The importance of religion in the lives of Americans is shrinking
The importance of religion in the lives of Americans is on the decline.
However, for people who do still attend religious services, they say they're optimistic about the future of their house of worship. Those are among the findings of a new report from the Public Religion Research Institute (PRRI).
Just 16% of Americans surveyed said religion is the most important thing in their lives, according to the PRRI study, down from 20% a decade ago.
Melissa Deckman, CEO of the Public Religion Research Institute, says that this data reflects another trend in American religious life. "Americans," she says, "are becoming increasingly likely to become religiously unaffiliated."
For Catholics and mainline Protestants, the importance of religion has declined somewhat in the last decade, according to Deckman. The drop isn't as steep, though, once broken down by other demographics. For example, 38% of Black Protestants and 42% of white evangelical Protestants say religion is most important.
Deckman isn't surprised that religious salience is highest among those groups. "But certainly it's less than 50%," she says. "And that's a change from perhaps earlier decades of findings."
The report, titled "Religion and Congregations in a Time of Social and Political Upheaval," surveyed more than 6,600 adults from all 50 states. Despite the deep political divides in the U.S., the majority of churchgoers — 56% — do not believe their own church is more politically divided than five years ago.
Deckman says that this could be due to sorting that has already taken place: People tend to affiliate with congregations that align with their political beliefs, in part to avoid conflicts they experience in broader society.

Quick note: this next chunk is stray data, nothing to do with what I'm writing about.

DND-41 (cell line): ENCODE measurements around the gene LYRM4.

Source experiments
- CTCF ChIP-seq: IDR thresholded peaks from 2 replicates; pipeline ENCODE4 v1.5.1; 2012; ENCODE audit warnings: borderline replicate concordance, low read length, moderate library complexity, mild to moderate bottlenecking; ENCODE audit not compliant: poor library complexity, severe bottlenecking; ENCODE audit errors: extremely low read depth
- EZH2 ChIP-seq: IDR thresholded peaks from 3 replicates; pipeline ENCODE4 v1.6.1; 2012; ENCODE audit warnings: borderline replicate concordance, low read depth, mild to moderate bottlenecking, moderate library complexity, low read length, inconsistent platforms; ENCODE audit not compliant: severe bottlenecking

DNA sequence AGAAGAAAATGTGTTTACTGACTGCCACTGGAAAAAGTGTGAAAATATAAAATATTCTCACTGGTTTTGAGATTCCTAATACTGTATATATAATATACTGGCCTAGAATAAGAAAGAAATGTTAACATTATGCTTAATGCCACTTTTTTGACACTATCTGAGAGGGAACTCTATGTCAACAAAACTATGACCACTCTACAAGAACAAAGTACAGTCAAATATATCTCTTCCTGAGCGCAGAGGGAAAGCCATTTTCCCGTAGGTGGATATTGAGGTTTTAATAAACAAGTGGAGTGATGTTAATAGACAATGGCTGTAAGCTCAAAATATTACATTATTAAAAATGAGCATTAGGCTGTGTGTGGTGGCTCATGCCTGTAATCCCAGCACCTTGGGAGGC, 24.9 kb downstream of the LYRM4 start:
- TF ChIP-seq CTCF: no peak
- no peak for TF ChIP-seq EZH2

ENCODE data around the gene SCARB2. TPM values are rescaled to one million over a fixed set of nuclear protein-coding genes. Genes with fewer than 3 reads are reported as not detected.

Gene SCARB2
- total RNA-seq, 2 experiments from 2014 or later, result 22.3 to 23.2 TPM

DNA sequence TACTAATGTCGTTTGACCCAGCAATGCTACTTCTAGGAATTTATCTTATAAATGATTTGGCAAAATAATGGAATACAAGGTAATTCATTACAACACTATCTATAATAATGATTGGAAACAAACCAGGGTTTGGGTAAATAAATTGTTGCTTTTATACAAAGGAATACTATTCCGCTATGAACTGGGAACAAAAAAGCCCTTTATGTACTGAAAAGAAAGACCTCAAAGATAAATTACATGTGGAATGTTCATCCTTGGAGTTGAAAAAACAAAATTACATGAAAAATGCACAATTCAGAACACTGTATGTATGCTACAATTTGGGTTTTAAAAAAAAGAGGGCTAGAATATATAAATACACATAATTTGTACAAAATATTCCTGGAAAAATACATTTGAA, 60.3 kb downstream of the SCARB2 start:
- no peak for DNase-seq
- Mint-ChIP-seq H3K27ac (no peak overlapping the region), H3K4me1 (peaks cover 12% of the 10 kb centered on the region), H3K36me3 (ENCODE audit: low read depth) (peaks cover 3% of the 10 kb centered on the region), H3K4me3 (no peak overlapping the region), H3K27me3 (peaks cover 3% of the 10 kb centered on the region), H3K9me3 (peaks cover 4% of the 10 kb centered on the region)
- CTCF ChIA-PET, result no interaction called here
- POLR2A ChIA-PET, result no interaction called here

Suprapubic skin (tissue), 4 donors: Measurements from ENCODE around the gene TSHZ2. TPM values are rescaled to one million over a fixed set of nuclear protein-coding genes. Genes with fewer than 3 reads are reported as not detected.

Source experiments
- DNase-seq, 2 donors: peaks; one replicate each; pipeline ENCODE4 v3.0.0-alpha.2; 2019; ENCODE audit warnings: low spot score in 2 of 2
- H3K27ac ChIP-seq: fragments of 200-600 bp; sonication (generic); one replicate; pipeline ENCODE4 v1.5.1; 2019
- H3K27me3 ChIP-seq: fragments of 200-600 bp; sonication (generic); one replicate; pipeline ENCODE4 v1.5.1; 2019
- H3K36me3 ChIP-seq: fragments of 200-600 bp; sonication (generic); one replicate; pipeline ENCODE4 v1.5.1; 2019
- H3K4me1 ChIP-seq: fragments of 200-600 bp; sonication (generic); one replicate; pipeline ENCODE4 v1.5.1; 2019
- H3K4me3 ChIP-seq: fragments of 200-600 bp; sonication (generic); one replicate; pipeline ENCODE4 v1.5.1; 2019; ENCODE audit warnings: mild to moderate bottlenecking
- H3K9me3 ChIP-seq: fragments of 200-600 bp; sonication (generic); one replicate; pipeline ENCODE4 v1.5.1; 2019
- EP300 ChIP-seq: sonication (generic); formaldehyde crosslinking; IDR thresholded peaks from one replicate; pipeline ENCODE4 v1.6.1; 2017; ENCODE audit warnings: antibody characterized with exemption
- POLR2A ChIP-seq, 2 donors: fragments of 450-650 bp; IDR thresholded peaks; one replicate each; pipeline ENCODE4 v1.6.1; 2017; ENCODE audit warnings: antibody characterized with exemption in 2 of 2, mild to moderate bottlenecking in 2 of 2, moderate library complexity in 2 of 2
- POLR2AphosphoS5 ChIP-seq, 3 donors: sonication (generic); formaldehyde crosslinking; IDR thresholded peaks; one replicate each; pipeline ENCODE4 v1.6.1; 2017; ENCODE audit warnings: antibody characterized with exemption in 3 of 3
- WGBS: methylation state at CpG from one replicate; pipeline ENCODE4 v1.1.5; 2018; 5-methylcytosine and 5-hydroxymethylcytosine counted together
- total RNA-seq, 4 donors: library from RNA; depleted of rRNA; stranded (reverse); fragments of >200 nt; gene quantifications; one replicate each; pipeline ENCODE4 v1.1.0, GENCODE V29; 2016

The research also shows that Black Protestants are the only Christian group in which a majority — 63% — believes that congregations should get involved in social issues even if doing so means having difficult conversations.
Deckman says that this comparatively higher percentage is likely due to the historic connection between Black churches and the Civil Rights Movement. "And so," she says, "Black churches are more open to having these conversations in their pews."
Deckman credits the racial justice movement over the last several years as fortifying the resolve of some congregations to preach, "Black Lives Matter," even if it upsets some people. That message has long been heard from pulpits in many predominantly Black congregations.
PRRI found that Christian congregations are still largely racially segregated. Even though the U.S. as a whole is becoming more racially and ethnically diverse, the vast majority of Christian churchgoers report that their congregations are "mostly monoracial." Eighty percent of white mainline Protestants, such as Episcopalians and Presbyterians, say their churches are mostly white. The same is true for 77% of white Catholics and 75% of white evangelical Protestants.
The research also found that religious Americans are on the move.
Twenty-four percent of respondents said they previously followed a different faith tradition from the one they practice now, mostly leaving Christianity or religion altogether. That figure is up significantly from just a couple of years ago. In 2021, only 16% said they had changed religions.
Among those who've left a religion, more than one-third say they were formerly Catholic.
Participation in houses of worship continues to decline, according to the study. Twenty-eight percent of respondents said they "seldom" attend religious services, and 29% of respondents said they "never" attend religious services. A decade ago, those figures were 22% and 21%, respectively.
The COVID-19 pandemic appears to have influenced a larger trend. In 2019, 19% of Americans said they attended a religious service once a week. That percentage has now dropped to 16% attending weekly and 13% saying they attend "a few times a year."
Yet despite the downward trends in overall church attendance, PRRI found that those still going are happy. Eight-two percent say they're optimistic about the future of their church.
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